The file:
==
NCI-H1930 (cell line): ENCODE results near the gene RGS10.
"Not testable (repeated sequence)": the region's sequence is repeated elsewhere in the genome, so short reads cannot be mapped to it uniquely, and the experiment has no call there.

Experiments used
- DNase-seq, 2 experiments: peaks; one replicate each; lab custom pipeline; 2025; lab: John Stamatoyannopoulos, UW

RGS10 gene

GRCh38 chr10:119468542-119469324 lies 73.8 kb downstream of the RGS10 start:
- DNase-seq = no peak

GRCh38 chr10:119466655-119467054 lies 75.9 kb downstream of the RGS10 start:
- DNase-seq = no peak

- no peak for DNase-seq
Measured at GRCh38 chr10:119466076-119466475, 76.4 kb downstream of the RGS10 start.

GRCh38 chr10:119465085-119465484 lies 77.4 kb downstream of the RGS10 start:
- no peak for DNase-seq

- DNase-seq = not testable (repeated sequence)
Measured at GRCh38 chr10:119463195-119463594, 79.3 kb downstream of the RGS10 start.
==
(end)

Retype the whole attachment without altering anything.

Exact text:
NCI-H1930 (cell line): ENCODE results near the gene RGS10.
"Not testable (repeated sequence)": the region's sequence is repeated elsewhere in the genome, so short reads cannot be mapped to it uniquely, and the experiment has no call there.

Experiments used
- DNase-seq, 2 experiments: peaks; one replicate each; lab custom pipeline; 2025; lab: John Stamatoyannopoulos, UW

RGS10 gene

GRCh38 chr10:119468542-119469324 lies 73.8 kb downstream of the RGS10 start:
- DNase-seq = no peak

GRCh38 chr10:119466655-119467054 lies 75.9 kb downstream of the RGS10 start:
- DNase-seq = no peak

- no peak for DNase-seq
Measured at GRCh38 chr10:119466076-119466475, 76.4 kb downstream of the RGS10 start.

GRCh38 chr10:119465085-119465484 lies 77.4 kb downstream of the RGS10 start:
- no peak for DNase-seq

- DNase-seq = not testable (repeated sequence)
Measured at GRCh38 chr10:119463195-119463594, 79.3 kb downstream of the RGS10 start.